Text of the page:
I was fortunate enough to get hand me down cloth diapers from my sister-in-law (this tells you how durable they are) which saved me a lot of money, but you can find them on amazon here. I have seen a pack of 6 Charlie Banana diapers sell for as little as $69 and you only really need 3 packs, talk about savings!

Reusable Produce Bags

Here’s another one that doesn’t save money but it sure does help take care of the environment. Just like plastic shopping bags, produce bags clog drainage systems and harm marine life along with other wildlife. Reusable produce bags come out to around $1.50 a piece so I consider it worth the money. I couldn’t find the exact one I purchased from amazon but these look the same and are sold from the same company. I love my produce bags and I leave them with my reusable shopping bags in the trunk of my car to help me remember to use them.

Reusable Snack Bags

Plastic snack or storage bags end up in the same places as produce bags and shopping bags as listed above, having the same tragic outcome. However, unlike with the shopping and produce bags you do actually save money in the long run by purchasing reusable snack bags. I found mine at target on sale but here‘s a link to a cute one that’s affordable. These can be used not only for snacks but also to organize stuff in your purse or diaper bag and also for travel. You will get way more use out of these as oppose to the disposable ones which means you wont have to keep purchasing more.


I know I have a long way to go in my “eco-friendly lifestyle” journey but I am so happy that I got started and I am happy to be able to share what I have learned. As a Bible reader I believe that only God can and will truly fix all of the problems on this earth like pollution and toxic waste, but I also love and appreciate the earth and animals that He has lovingly given to us and I want to help take care of it until He steps in to clean the earth. That being said I hope you have enjoyed my post and I would love to hear what you do to be eco-friendly! Please share your tips in the comments below 🙂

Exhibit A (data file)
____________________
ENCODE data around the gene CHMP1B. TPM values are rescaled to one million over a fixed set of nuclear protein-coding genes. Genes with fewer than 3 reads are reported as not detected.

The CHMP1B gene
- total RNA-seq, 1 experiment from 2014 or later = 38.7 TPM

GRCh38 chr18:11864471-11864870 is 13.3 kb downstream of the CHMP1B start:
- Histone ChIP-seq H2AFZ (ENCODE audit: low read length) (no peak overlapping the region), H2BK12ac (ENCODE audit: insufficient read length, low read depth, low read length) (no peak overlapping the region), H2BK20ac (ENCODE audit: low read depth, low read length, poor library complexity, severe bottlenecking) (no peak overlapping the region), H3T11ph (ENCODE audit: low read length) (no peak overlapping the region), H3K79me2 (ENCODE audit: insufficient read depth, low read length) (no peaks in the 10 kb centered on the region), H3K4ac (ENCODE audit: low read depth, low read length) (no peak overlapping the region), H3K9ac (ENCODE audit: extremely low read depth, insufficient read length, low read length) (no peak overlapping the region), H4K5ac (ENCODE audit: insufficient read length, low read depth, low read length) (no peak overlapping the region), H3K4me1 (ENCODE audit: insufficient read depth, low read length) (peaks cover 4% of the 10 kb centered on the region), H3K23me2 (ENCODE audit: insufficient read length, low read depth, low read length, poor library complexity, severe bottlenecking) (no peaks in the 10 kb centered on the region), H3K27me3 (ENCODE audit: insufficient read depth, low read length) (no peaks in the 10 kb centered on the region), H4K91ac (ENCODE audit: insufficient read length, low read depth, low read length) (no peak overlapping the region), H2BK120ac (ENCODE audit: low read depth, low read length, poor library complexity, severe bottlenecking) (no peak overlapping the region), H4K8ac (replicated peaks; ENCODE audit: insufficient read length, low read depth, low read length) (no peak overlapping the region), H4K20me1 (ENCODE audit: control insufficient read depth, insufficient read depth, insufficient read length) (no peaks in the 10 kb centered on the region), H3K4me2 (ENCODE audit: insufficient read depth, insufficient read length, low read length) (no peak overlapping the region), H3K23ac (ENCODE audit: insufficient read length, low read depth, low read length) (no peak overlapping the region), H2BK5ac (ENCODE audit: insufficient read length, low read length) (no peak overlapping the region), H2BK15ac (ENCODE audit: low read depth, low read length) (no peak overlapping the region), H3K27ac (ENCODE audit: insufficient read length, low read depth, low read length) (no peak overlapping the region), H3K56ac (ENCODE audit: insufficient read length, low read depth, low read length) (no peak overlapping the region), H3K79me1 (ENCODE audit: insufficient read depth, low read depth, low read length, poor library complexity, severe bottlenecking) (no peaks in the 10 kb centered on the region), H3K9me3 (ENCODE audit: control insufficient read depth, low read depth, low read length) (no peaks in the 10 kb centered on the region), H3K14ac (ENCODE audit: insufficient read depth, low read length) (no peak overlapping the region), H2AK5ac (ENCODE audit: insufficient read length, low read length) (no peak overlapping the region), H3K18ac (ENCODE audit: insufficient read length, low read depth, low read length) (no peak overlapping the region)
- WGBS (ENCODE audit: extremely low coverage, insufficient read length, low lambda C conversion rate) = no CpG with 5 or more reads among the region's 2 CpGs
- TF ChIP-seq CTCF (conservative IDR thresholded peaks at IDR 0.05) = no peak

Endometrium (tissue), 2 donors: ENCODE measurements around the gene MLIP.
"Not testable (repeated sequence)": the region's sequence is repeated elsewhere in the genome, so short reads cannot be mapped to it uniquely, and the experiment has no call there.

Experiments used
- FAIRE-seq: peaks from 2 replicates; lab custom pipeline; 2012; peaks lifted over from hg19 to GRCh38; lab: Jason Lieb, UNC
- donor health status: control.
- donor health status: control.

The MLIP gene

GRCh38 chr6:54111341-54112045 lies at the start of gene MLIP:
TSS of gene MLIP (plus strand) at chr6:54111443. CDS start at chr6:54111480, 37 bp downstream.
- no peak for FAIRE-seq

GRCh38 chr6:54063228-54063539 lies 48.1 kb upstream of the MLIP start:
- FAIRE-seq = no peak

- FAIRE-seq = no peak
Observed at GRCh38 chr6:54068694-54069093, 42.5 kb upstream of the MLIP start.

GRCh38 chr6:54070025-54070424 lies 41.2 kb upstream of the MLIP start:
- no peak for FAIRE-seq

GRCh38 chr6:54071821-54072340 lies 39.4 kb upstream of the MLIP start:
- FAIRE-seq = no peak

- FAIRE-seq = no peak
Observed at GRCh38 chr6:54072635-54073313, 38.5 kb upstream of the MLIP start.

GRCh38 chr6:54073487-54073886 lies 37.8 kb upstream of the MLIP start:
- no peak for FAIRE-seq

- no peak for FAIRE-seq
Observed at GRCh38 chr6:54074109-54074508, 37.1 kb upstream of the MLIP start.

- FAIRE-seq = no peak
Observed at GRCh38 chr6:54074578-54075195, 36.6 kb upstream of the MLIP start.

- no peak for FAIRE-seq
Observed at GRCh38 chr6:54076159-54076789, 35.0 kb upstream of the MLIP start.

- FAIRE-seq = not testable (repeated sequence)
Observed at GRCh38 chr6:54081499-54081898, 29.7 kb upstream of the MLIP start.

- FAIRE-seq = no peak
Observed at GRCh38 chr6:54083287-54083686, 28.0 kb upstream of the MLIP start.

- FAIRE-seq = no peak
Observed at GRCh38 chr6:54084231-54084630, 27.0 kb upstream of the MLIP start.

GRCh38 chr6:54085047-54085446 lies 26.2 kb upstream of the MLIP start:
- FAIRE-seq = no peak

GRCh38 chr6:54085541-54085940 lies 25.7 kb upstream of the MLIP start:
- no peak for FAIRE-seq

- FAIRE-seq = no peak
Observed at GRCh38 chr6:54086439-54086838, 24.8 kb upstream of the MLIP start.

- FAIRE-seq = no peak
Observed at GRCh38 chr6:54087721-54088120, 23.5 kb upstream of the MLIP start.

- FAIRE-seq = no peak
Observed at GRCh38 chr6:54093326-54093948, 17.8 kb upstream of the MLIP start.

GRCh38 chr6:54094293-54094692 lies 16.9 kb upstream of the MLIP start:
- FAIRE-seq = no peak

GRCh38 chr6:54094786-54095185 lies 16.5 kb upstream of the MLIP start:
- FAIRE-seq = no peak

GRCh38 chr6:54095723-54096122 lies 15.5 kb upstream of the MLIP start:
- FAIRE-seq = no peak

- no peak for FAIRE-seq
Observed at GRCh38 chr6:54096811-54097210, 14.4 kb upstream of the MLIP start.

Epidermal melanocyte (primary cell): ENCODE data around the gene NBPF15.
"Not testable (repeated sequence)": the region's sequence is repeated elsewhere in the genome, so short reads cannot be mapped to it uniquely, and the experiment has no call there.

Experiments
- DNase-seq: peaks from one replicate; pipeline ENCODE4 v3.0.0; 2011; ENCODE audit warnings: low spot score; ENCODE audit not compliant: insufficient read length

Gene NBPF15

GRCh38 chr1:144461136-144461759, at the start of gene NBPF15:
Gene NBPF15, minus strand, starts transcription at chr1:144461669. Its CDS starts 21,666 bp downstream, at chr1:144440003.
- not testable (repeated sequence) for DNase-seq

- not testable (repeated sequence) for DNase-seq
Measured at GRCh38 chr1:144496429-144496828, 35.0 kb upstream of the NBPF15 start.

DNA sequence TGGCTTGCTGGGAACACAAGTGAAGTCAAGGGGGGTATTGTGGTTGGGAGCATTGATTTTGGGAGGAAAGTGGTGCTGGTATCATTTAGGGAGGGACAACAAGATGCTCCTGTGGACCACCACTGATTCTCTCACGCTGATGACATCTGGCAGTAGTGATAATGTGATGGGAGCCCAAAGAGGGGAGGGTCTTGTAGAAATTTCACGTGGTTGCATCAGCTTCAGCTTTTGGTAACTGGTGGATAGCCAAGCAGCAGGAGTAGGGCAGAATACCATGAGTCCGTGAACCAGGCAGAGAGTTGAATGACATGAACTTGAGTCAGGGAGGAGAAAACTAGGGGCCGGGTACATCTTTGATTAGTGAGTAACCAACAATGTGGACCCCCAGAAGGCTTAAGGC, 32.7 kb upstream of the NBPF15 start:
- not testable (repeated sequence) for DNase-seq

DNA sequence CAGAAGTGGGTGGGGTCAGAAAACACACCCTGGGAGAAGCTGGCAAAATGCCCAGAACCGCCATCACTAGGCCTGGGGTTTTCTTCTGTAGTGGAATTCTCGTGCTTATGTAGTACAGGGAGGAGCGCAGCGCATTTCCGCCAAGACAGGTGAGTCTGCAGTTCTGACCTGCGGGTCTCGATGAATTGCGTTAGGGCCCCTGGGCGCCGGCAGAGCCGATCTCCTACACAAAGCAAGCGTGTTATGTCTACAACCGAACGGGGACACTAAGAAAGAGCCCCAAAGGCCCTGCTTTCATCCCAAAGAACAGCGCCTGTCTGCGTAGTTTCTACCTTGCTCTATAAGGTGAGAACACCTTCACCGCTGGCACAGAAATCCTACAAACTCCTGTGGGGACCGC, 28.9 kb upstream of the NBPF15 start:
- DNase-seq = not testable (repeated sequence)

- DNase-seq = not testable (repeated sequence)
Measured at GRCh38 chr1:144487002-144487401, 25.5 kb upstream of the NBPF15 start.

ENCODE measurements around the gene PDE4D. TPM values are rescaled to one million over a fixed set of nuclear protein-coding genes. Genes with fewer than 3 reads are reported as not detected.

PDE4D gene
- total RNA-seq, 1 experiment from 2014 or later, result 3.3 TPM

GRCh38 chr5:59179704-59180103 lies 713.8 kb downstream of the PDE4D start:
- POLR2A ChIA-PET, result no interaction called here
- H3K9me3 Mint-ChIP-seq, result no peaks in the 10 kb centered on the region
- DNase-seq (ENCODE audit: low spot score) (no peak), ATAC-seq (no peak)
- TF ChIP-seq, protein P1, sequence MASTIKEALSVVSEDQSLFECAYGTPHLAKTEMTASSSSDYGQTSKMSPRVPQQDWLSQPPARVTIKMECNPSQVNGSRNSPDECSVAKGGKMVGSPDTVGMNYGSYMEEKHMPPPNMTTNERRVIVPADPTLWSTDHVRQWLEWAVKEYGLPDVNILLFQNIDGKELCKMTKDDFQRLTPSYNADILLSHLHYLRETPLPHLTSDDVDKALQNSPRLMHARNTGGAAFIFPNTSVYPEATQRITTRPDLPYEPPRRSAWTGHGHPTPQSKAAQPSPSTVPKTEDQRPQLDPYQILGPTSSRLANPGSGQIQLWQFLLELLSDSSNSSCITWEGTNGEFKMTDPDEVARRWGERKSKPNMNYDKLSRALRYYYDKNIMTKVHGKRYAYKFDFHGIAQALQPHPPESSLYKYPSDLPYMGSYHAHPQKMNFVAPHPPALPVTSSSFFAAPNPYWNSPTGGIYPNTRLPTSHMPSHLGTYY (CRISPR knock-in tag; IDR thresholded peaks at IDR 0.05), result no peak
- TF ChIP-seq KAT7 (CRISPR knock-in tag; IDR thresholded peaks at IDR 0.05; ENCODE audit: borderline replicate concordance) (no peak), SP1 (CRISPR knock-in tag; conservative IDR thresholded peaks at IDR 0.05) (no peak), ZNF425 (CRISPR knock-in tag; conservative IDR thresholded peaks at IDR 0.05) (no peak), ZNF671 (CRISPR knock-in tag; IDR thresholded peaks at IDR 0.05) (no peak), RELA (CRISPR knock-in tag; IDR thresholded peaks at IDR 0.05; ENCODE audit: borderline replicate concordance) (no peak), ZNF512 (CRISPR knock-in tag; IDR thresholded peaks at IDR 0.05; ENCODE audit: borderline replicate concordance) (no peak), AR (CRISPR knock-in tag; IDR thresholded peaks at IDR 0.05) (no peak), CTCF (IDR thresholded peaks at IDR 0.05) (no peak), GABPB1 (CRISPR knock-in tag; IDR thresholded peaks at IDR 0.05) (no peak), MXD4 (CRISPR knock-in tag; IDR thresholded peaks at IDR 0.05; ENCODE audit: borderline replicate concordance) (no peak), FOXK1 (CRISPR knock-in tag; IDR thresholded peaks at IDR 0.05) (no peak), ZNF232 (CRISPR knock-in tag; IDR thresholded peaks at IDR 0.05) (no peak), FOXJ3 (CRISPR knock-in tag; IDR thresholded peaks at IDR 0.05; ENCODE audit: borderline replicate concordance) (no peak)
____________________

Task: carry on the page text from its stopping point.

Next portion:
My Amazon Picks:

5 comments found

  1. Great article Chantel. Here in Ireland they charge 25cent government levy for a plastic disposable bag in all shops, which encourages people to buy reusable cloth bags. When this came in about 10years ago i noticed how all the trees had less plastic bags stuck in their branches. Environmental impact on us reducing plastic would be massive and is well over due.
    Question … the wooden toothbrush, do they get mouldy when constantly getting wet ? Thats next on my plastic swap list.

    1. Thank you! That’s wonderful, a great way to reduce plastic waste! So the tooth brush hasn’t gotten moldy but the holder did get moldy since I didn’t dry off the toothbrush before putting it in the holder. Now I just lay the toothbrush on a jar I have on my counter with the bristles hanging down so that it can dry off. I really love my wood toothbrush, I haven’t had any issues yet and its been a few months.

  2. Officially inspired! It’s sad how much waste we produce without even putting any mind to it most times. Definitely need to switch over to those toothbrushes and reusable snack bags! Miss you guys and can’t wait to catch up soon.